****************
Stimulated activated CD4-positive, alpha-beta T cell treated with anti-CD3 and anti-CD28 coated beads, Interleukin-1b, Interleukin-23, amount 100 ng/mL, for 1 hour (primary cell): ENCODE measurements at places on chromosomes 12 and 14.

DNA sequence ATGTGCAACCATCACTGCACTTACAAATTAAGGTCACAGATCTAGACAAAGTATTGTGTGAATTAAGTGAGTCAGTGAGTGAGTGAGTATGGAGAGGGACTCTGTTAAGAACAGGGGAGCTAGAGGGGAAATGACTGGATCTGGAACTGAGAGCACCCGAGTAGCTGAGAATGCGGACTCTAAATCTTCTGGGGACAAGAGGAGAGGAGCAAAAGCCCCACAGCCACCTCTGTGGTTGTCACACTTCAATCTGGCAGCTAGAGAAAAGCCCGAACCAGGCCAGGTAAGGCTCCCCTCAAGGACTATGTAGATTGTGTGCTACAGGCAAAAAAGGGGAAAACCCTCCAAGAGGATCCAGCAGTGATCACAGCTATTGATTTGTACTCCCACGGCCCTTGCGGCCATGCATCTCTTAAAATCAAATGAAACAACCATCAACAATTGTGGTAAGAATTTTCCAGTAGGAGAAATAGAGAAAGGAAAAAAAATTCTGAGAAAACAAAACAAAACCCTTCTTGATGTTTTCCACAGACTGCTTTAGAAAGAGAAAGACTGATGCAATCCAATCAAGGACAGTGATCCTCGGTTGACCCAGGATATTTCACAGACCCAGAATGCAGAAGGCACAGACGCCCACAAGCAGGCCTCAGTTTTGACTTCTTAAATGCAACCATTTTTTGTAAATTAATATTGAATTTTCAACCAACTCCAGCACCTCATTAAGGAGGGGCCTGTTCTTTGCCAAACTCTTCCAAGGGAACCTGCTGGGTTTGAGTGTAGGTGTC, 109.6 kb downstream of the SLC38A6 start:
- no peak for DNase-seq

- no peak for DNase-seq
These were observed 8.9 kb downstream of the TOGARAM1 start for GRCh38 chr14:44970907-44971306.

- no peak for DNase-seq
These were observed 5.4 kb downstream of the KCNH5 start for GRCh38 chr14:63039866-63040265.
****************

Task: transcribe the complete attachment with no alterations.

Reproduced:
Stimulated activated CD4-positive, alpha-beta T cell treated with anti-CD3 and anti-CD28 coated beads, Interleukin-1b, Interleukin-23, amount 100 ng/mL, for 1 hour (primary cell): ENCODE measurements at places on chromosomes 12 and 14.

DNA sequence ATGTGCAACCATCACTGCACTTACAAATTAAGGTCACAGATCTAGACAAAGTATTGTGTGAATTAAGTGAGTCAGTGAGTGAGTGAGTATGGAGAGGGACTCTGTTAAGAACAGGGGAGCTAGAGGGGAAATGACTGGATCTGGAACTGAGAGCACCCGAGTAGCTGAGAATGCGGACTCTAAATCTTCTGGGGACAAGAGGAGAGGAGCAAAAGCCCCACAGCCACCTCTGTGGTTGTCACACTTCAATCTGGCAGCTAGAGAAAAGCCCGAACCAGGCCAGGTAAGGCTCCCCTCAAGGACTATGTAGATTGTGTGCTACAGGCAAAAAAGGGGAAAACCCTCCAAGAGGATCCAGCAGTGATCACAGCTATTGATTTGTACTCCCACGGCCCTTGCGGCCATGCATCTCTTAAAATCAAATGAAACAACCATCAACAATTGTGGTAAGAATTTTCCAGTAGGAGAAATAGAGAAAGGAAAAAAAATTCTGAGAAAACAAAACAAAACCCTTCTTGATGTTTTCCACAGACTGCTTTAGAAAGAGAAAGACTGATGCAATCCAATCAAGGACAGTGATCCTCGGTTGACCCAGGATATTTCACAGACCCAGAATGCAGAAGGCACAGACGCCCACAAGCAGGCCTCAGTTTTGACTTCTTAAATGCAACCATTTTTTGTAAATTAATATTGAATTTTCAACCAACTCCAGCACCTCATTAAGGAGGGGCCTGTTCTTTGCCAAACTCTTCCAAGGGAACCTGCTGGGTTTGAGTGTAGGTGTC, 109.6 kb downstream of the SLC38A6 start:
- no peak for DNase-seq

- no peak for DNase-seq
These were observed 8.9 kb downstream of the TOGARAM1 start for GRCh38 chr14:44970907-44971306.

- no peak for DNase-seq
These were observed 5.4 kb downstream of the KCNH5 start for GRCh38 chr14:63039866-63040265.